As regular CFZ-watchers will know, for some time Corinna has been doing a column for Animals & Men and a regular segment on On The Track... particularly about out-of-place birds and rare vagrants. There seem to be more and more bird stories from all over the world hitting the news these days so, to make room for them all - and to give them all equal and worthy coverage - she has set up this new blog to cover all things feathery and Fortean.

Thursday, 28 August 2014

Rare treat for birdwatchers: a snake bird nesting colony

Darpan Singh, Hindustan Times New Delhi, August 28, 2014

Birdwatchers in Delhi are chirping with delight at the rare sight of an oriental darter nesting colony at the Okhla Sanctuary, the first time the bird has built a colony in this part of Asia, say experts.
The darter, also called the snake bird because of its long snake-like neck that is the only visible part of its body when it swims underwater, has been sighted in Delhi earlier, but a nesting colony is unusual.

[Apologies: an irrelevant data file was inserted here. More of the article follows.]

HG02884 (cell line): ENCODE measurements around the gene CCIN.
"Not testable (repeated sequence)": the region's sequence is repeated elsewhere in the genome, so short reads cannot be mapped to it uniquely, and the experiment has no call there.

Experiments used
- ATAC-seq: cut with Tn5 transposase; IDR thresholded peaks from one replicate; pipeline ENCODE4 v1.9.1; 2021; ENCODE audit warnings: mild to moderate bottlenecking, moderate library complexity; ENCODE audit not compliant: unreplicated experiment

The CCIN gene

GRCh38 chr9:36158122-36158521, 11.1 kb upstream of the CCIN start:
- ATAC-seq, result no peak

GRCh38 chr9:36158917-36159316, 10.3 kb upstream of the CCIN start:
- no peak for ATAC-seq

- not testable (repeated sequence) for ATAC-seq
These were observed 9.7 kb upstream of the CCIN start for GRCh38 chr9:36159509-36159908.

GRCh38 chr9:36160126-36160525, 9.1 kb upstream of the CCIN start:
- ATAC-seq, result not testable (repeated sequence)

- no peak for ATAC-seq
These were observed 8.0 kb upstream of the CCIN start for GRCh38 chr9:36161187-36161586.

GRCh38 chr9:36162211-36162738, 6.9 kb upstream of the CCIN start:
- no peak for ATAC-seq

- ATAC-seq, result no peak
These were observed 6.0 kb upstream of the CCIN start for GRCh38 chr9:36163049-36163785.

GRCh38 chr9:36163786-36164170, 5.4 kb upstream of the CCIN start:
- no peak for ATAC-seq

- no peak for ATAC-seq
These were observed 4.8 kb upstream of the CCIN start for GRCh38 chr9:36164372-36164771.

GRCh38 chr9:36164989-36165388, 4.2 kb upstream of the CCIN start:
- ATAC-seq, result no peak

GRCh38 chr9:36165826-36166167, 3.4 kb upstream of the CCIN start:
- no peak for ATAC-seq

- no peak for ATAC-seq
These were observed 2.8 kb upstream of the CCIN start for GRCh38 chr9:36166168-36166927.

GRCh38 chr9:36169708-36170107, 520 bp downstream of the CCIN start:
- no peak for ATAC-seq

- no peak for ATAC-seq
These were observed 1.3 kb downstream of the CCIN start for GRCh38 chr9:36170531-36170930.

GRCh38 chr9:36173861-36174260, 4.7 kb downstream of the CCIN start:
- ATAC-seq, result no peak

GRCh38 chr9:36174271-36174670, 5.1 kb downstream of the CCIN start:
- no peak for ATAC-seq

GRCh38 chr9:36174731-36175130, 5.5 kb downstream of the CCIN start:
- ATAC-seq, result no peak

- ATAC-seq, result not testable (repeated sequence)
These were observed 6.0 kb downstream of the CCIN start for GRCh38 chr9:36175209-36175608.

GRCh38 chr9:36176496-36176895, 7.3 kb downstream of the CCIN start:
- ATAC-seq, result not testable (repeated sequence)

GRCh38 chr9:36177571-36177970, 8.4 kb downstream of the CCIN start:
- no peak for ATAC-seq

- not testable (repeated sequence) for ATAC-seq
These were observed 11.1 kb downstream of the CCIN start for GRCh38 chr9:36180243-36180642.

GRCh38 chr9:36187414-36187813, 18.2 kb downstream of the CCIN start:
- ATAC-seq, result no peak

"It has never happened before. So far, 14 of these birds have been seen at the sanctuary," said ecologist TK Roy. "While there is a decline in bird diversity and population, spotting of threatened bird species is a pleasant surprise."

The 400-hectare sanctuary on the Delhi-Noida border has a large lake - created by the construction of a barrage over the Yamuna river - which serves as a bird habitat, with 330 species recorded so far.

The darter presents a fascinating sight when it spears a fish and tosses it in the air before swallowing it. The bird, one among 173 listed by the International Union for Conservation of Nature as threatened bird species in the Indian sub-continent, is also one of two existing darter species in Asia.

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